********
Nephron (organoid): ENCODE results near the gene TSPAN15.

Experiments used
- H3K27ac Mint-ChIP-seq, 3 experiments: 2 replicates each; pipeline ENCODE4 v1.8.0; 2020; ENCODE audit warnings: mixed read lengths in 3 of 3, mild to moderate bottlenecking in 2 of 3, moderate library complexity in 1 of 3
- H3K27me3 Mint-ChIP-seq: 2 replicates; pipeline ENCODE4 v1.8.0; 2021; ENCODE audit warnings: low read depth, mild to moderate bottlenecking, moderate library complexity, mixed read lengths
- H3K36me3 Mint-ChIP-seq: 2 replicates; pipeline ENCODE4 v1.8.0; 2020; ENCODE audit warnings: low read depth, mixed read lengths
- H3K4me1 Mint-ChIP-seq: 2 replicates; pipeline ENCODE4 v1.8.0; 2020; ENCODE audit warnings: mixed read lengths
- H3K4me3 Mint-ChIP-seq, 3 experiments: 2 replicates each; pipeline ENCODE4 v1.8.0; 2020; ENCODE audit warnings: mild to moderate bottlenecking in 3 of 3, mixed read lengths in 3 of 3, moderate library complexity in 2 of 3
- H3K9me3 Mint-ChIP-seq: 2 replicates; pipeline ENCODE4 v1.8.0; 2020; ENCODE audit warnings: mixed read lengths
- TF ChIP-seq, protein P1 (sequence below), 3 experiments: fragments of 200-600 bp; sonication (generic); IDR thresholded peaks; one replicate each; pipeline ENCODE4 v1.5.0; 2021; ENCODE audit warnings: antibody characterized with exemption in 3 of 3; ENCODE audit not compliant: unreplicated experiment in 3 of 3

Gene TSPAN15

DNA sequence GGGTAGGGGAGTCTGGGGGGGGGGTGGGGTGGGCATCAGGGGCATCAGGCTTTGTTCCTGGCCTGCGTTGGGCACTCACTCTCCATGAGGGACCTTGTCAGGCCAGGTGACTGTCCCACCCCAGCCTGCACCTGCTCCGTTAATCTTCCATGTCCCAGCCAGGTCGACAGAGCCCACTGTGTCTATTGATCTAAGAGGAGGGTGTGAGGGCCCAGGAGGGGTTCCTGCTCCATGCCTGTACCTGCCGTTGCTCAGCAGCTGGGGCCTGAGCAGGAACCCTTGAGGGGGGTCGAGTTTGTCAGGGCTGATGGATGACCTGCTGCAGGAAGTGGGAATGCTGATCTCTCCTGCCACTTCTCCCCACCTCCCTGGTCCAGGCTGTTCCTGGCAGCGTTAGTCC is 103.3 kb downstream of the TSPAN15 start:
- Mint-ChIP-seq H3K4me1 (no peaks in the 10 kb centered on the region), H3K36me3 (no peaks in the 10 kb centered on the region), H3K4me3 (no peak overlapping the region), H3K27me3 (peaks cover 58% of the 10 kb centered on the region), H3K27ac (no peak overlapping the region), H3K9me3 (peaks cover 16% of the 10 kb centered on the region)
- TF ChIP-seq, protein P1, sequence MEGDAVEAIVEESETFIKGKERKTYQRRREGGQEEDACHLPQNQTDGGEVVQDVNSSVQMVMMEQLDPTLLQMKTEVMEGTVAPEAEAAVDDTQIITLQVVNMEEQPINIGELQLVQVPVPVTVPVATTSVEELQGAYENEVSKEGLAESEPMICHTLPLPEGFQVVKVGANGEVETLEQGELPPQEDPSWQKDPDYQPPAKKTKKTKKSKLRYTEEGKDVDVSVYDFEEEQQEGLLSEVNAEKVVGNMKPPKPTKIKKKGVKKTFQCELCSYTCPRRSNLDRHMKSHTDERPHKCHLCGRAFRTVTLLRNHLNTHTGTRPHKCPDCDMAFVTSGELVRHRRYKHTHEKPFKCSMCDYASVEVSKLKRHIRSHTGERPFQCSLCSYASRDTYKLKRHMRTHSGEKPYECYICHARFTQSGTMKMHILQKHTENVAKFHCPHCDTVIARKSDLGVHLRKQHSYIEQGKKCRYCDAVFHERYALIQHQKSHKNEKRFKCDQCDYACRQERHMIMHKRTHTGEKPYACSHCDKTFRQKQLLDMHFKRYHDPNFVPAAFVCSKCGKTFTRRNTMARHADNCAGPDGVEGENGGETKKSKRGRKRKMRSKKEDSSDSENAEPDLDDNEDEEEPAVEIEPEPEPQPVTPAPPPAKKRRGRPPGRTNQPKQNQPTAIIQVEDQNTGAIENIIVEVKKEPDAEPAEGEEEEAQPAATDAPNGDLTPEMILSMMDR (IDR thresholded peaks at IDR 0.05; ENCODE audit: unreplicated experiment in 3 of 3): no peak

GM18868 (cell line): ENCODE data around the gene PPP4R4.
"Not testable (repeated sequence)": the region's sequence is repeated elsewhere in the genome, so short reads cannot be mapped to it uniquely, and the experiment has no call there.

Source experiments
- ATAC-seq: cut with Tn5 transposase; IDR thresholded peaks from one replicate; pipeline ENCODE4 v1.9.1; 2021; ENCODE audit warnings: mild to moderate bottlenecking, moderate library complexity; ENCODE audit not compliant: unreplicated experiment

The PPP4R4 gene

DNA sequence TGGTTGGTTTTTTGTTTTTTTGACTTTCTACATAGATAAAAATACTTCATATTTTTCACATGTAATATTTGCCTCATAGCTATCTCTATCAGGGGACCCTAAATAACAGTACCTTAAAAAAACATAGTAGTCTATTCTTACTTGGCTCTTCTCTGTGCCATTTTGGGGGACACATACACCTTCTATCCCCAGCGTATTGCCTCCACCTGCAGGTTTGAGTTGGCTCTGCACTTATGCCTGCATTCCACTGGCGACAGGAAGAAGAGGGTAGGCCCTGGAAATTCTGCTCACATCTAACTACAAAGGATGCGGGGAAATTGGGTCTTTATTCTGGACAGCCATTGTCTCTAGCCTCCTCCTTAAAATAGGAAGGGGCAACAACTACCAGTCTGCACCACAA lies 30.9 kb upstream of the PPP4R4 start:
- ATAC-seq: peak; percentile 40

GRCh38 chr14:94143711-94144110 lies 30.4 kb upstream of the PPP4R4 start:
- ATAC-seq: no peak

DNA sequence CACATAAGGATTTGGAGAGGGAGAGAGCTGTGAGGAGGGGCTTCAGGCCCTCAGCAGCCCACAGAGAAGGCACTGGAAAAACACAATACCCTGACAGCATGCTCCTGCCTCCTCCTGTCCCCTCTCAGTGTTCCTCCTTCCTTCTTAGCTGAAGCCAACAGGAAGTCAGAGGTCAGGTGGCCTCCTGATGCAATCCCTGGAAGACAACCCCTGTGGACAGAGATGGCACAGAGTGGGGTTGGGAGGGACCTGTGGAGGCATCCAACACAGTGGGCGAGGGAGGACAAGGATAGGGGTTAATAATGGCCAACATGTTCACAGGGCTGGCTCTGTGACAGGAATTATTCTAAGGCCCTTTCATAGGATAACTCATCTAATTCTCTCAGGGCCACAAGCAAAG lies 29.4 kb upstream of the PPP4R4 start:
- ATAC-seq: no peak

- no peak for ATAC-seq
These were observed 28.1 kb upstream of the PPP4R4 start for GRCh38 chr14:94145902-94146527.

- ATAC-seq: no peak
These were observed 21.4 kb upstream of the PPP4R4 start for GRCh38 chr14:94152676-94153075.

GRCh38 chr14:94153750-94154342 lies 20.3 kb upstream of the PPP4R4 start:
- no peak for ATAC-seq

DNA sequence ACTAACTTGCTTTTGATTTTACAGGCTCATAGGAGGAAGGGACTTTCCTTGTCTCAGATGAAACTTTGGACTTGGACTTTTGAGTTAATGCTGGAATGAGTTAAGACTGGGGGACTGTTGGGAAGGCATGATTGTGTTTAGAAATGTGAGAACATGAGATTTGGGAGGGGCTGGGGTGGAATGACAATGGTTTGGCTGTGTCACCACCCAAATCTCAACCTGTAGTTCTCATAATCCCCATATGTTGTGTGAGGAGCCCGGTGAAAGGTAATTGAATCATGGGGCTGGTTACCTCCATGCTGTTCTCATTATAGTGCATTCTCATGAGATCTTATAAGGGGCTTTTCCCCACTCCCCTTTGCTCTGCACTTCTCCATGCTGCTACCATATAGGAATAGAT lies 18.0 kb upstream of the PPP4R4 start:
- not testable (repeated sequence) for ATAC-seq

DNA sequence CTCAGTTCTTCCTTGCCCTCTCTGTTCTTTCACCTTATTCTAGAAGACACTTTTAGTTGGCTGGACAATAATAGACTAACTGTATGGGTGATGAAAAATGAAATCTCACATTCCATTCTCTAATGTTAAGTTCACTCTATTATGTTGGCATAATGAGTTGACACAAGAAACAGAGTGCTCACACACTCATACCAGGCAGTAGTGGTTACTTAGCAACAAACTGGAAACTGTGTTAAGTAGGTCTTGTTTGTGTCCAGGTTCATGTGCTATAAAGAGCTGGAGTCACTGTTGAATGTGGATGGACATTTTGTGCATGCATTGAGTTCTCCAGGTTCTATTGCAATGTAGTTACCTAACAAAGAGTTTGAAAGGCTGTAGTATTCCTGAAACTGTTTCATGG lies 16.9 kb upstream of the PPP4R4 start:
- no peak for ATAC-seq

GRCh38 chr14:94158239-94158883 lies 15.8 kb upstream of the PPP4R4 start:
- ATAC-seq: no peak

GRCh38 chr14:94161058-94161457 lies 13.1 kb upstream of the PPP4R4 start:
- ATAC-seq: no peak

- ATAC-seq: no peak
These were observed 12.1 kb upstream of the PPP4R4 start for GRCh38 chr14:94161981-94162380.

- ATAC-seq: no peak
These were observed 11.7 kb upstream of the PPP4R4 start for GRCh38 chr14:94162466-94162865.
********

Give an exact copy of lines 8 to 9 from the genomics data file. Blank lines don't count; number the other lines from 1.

- H3K9me3 Mint-ChIP-seq: 2 replicates; pipeline ENCODE4 v1.8.0; 2020; ENCODE audit warnings: mixed read lengths
- TF ChIP-seq, protein P1 (sequence below), 3 experiments: fragments of 200-600 bp; sonication (generic); IDR thresholded peaks; one replicate each; pipeline ENCODE4 v1.5.0; 2021; ENCODE audit warnings: antibody characterized with exemption in 3 of 3; ENCODE audit not compliant: unreplicated experiment in 3 of 3